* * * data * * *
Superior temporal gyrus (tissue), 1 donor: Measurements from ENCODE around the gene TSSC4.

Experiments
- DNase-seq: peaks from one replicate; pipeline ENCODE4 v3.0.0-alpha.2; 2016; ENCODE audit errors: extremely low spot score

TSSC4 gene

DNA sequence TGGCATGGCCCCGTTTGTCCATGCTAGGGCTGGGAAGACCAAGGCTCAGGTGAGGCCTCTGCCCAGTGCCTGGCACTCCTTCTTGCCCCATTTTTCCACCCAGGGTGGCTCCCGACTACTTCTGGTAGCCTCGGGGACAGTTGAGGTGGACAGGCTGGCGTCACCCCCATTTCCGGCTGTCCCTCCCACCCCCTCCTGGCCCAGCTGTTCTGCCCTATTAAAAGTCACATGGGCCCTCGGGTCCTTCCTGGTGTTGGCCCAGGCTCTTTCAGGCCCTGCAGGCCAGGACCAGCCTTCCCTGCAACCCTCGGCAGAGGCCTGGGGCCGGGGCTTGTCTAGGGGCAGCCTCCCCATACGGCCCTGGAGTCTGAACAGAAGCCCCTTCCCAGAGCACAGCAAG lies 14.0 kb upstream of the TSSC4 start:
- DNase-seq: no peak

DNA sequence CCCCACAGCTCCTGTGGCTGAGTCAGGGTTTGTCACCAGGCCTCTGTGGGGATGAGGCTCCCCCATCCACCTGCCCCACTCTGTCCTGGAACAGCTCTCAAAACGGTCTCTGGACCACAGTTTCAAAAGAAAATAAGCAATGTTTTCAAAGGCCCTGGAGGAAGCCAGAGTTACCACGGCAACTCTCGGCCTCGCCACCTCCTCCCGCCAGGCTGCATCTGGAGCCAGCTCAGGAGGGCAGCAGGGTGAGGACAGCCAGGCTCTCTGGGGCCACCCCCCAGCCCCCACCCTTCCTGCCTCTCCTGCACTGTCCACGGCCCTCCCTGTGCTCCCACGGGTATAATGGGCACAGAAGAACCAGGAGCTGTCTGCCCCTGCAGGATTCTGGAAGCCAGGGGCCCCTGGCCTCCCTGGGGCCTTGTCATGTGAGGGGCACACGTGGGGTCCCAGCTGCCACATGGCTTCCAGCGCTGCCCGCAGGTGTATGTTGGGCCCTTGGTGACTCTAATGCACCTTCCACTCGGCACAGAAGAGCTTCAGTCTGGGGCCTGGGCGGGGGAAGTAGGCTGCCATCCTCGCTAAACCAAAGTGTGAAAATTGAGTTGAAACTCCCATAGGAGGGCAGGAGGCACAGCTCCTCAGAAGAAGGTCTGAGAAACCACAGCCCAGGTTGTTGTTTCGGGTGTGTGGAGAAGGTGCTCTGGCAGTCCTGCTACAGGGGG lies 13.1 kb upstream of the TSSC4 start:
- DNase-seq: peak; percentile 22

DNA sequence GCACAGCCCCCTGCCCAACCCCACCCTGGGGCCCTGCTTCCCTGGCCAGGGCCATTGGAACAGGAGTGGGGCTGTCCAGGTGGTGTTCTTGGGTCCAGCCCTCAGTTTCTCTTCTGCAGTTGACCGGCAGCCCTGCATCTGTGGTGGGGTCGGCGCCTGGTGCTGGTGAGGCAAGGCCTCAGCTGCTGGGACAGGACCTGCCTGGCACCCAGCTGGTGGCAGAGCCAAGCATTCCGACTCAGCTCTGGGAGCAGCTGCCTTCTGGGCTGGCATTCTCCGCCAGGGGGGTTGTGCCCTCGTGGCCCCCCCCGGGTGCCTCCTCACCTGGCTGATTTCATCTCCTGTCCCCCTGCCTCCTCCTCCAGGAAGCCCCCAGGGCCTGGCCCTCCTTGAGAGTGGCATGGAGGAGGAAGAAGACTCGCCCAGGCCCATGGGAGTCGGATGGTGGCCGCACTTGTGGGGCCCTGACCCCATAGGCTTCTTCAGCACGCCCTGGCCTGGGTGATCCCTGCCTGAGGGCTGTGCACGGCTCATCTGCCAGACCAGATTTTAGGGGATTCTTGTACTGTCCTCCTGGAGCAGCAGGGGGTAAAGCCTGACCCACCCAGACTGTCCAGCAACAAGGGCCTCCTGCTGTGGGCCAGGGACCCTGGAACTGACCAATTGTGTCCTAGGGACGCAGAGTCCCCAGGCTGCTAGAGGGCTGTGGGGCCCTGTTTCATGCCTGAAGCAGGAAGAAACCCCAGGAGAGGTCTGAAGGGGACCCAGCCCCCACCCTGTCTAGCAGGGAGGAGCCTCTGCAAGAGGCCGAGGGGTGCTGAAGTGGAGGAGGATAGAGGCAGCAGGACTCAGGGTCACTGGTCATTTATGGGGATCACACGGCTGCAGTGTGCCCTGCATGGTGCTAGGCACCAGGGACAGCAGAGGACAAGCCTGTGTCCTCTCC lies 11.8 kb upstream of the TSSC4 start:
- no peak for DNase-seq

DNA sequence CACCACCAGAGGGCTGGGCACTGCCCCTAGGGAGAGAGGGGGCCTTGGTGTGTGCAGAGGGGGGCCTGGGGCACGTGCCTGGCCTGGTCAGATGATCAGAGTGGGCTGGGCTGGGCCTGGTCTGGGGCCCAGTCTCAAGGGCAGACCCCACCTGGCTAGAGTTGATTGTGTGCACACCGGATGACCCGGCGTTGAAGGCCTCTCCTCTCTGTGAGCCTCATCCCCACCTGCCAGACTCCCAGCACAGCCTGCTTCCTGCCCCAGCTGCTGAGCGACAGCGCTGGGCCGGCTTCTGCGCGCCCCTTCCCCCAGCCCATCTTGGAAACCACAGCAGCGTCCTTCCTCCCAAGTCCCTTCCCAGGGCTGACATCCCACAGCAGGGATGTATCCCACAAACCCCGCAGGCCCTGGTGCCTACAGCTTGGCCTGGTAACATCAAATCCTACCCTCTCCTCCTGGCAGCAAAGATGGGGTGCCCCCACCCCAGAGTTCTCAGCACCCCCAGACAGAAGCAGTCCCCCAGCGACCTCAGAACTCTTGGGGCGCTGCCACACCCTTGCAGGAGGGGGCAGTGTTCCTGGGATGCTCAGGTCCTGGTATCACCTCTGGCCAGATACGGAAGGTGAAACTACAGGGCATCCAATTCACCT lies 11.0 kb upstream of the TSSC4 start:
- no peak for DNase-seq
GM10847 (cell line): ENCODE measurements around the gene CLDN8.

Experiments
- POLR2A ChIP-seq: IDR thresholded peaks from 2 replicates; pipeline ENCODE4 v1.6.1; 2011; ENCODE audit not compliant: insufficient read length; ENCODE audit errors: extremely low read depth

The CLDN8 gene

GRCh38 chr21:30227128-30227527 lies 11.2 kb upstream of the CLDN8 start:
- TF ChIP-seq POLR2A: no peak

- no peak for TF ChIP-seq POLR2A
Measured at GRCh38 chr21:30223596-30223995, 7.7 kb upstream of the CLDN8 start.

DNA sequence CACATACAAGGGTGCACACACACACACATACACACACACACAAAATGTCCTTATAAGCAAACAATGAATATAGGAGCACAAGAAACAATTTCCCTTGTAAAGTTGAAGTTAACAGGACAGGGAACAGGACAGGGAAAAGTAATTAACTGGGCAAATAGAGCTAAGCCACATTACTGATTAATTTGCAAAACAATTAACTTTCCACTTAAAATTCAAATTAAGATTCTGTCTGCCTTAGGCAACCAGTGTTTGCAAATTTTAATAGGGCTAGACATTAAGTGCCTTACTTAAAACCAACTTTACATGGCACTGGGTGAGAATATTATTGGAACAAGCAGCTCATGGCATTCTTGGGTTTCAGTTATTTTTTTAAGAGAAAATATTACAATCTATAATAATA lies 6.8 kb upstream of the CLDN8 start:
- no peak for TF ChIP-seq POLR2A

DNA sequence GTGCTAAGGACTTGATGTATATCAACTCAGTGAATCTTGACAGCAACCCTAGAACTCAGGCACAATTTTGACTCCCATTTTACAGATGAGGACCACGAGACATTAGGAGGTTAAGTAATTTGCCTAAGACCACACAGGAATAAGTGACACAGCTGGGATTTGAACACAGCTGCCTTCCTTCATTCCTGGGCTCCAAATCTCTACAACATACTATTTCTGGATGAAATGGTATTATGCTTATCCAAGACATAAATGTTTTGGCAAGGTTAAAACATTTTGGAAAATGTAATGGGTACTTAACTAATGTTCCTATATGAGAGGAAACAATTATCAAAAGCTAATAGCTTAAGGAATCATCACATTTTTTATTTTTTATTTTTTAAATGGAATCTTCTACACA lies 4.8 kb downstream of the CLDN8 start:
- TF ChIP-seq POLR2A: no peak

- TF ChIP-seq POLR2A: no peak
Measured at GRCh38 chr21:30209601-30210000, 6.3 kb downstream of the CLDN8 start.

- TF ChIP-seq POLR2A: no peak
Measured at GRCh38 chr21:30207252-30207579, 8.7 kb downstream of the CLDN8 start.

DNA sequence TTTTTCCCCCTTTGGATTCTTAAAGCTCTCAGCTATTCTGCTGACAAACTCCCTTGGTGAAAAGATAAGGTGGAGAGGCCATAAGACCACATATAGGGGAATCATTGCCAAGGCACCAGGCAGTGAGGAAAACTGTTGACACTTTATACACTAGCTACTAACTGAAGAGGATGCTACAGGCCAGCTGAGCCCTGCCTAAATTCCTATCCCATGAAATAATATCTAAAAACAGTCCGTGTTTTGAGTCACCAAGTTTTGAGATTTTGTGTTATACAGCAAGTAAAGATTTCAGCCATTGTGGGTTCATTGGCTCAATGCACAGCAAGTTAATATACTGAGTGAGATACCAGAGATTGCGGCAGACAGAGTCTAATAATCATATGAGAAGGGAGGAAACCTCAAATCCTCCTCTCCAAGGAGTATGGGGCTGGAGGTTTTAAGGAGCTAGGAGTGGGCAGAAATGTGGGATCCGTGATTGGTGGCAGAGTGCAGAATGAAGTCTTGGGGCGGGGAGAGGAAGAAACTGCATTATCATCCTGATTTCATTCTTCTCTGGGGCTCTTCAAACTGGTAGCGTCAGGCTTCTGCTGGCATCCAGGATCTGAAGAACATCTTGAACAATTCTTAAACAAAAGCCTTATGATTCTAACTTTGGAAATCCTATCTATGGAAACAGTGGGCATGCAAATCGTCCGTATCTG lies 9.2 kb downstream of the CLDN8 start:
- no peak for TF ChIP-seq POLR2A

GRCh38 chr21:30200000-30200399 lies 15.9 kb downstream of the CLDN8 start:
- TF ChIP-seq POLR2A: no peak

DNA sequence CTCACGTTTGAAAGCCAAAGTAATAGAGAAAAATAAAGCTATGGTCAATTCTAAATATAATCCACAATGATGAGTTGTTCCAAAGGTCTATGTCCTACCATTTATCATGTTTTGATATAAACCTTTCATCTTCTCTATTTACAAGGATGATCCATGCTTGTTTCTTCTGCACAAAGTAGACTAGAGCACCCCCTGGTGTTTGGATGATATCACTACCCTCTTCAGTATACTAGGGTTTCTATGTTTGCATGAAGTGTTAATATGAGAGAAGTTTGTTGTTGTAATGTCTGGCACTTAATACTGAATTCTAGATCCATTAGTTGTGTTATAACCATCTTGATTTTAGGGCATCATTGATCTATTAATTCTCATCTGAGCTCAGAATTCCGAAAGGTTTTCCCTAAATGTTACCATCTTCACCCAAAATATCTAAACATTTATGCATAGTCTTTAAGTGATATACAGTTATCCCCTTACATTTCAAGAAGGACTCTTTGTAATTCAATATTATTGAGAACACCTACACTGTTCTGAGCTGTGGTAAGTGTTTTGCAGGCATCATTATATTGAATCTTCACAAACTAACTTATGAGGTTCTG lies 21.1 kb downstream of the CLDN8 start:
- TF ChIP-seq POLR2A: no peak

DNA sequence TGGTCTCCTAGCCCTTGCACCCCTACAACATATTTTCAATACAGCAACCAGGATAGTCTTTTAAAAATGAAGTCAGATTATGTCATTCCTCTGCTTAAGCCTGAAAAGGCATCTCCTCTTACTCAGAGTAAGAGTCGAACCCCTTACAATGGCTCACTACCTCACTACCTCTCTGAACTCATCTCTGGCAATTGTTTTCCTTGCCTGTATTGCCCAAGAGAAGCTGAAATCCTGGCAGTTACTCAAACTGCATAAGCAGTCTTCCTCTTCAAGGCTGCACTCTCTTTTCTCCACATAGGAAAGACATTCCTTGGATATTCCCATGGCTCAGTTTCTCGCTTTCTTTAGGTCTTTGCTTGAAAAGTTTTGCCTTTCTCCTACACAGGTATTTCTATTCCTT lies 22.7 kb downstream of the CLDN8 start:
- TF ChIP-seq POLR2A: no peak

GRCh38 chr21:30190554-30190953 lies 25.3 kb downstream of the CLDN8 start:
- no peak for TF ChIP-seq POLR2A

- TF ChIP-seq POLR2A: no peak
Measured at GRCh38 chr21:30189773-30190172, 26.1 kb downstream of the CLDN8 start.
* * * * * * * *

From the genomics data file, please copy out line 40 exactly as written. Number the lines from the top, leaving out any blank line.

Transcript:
Measured at GRCh38 chr21:30189773-30190172, 26.1 kb downstream of the CLDN8 start.